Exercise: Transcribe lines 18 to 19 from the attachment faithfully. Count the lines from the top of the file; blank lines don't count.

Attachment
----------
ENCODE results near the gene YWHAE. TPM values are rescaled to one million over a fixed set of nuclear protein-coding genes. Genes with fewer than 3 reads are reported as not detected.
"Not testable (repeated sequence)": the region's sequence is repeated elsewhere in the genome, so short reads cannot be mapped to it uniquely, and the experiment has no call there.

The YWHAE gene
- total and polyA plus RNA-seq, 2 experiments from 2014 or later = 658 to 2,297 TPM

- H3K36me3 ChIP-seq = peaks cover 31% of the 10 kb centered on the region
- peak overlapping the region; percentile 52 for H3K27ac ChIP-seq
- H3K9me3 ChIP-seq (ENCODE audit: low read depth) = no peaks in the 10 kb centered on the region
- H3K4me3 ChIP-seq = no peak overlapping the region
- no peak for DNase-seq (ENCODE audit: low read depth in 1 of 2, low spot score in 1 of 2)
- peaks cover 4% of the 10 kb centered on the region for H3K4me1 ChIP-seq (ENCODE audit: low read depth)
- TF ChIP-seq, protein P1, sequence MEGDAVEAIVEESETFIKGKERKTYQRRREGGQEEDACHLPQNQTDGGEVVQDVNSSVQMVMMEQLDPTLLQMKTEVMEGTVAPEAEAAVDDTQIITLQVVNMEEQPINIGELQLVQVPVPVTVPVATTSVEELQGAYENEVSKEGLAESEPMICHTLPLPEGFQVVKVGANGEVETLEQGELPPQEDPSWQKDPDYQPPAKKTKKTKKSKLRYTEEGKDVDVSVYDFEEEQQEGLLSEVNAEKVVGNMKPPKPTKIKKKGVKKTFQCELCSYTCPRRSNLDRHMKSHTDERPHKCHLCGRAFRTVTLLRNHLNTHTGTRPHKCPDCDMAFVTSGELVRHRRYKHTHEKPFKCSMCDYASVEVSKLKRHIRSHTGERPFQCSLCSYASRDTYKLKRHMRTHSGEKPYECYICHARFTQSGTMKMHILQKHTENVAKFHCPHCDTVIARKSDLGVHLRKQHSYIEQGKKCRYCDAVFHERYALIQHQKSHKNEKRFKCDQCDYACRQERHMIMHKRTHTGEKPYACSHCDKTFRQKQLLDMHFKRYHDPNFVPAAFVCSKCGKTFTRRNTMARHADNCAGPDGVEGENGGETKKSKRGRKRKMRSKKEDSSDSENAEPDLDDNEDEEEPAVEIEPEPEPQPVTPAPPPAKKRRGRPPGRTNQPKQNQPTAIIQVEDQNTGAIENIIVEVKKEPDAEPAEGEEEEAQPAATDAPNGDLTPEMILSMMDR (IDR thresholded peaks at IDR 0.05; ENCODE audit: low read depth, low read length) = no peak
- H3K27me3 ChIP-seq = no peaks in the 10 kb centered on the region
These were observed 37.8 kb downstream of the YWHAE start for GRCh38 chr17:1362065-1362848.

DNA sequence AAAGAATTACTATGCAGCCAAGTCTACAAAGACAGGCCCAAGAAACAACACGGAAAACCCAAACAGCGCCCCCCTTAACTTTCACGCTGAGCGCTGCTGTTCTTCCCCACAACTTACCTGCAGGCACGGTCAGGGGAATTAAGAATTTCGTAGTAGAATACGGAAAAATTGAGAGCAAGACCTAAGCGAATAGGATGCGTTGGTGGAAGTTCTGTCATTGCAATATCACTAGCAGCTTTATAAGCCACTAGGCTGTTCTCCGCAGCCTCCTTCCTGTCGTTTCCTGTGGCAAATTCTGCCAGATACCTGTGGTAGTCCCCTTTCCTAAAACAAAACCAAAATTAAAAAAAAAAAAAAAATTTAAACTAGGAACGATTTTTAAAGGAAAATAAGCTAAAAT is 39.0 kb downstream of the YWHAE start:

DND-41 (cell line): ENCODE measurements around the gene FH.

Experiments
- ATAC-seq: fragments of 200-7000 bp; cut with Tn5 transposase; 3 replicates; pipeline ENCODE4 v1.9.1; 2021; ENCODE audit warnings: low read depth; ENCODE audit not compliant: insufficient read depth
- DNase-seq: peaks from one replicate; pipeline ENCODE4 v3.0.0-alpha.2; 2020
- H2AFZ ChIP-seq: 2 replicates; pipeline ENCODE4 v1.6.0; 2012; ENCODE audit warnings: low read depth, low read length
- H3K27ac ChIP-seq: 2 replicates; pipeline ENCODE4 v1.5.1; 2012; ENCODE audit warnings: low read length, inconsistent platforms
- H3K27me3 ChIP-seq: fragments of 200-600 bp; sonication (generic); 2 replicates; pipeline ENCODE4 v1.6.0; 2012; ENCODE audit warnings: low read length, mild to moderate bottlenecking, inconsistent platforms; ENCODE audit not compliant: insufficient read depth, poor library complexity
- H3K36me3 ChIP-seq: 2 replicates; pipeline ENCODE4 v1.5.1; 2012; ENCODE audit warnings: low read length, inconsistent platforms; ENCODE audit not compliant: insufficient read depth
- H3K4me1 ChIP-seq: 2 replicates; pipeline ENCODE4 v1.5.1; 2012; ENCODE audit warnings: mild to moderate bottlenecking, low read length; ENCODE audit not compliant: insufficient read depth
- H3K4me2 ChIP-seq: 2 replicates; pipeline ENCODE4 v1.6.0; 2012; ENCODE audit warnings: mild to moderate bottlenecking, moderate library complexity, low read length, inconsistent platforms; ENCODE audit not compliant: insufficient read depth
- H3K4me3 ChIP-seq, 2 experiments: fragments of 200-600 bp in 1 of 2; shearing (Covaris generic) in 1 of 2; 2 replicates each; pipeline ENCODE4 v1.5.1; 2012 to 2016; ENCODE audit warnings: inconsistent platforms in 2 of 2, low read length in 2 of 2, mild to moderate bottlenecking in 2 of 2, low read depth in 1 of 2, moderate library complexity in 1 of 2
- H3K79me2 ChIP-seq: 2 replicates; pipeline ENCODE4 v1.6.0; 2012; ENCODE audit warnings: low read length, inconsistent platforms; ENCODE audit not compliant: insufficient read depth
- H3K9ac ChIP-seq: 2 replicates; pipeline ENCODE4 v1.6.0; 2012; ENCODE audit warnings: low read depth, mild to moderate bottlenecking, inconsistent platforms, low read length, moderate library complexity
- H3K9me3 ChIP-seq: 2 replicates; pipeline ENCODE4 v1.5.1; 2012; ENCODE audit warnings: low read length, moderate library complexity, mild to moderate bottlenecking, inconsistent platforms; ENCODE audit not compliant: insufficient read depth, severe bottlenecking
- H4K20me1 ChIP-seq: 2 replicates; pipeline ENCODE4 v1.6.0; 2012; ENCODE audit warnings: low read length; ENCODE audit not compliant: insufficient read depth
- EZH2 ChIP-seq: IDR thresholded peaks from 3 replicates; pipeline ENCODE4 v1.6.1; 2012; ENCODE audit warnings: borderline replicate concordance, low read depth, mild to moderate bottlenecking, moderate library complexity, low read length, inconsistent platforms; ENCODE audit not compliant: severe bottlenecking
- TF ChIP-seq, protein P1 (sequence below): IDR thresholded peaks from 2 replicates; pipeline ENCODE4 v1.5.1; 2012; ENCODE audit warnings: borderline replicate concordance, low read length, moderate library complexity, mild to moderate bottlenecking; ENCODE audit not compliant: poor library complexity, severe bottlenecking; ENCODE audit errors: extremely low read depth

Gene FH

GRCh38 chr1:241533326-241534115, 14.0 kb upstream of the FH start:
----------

- DNase-seq: peaks from one replicate; pipeline ENCODE4 v3.0.0-alpha.2; 2020
- H2AFZ ChIP-seq: 2 replicates; pipeline ENCODE4 v1.6.0; 2012; ENCODE audit warnings: low read depth, low read length